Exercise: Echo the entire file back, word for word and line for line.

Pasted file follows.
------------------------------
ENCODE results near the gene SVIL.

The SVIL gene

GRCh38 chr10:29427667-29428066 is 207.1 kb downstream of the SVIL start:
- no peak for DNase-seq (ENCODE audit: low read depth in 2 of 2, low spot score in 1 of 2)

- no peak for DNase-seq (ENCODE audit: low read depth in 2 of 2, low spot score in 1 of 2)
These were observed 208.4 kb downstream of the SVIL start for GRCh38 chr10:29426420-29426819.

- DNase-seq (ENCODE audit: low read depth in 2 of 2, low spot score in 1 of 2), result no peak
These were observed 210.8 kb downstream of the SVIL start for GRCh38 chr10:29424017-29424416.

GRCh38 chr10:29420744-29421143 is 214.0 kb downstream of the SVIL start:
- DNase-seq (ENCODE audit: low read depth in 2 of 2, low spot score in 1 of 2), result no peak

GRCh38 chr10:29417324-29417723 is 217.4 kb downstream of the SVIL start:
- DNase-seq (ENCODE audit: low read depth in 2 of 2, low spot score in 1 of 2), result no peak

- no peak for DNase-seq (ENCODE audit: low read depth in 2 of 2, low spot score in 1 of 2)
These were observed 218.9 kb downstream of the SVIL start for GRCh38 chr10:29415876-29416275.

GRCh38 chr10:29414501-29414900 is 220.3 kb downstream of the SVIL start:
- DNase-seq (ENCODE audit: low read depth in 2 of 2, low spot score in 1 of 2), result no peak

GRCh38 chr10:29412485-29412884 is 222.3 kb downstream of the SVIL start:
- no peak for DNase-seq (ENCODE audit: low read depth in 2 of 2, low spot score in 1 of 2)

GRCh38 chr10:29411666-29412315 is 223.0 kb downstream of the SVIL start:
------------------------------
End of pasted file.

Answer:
ENCODE results near the gene SVIL.

The SVIL gene

GRCh38 chr10:29427667-29428066 is 207.1 kb downstream of the SVIL start:
- no peak for DNase-seq (ENCODE audit: low read depth in 2 of 2, low spot score in 1 of 2)

- no peak for DNase-seq (ENCODE audit: low read depth in 2 of 2, low spot score in 1 of 2)
These were observed 208.4 kb downstream of the SVIL start for GRCh38 chr10:29426420-29426819.

- DNase-seq (ENCODE audit: low read depth in 2 of 2, low spot score in 1 of 2), result no peak
These were observed 210.8 kb downstream of the SVIL start for GRCh38 chr10:29424017-29424416.

GRCh38 chr10:29420744-29421143 is 214.0 kb downstream of the SVIL start:
- DNase-seq (ENCODE audit: low read depth in 2 of 2, low spot score in 1 of 2), result no peak

GRCh38 chr10:29417324-29417723 is 217.4 kb downstream of the SVIL start:
- DNase-seq (ENCODE audit: low read depth in 2 of 2, low spot score in 1 of 2), result no peak

- no peak for DNase-seq (ENCODE audit: low read depth in 2 of 2, low spot score in 1 of 2)
These were observed 218.9 kb downstream of the SVIL start for GRCh38 chr10:29415876-29416275.

GRCh38 chr10:29414501-29414900 is 220.3 kb downstream of the SVIL start:
- DNase-seq (ENCODE audit: low read depth in 2 of 2, low spot score in 1 of 2), result no peak

GRCh38 chr10:29412485-29412884 is 222.3 kb downstream of the SVIL start:
- no peak for DNase-seq (ENCODE audit: low read depth in 2 of 2, low spot score in 1 of 2)

GRCh38 chr10:29411666-29412315 is 223.0 kb downstream of the SVIL start: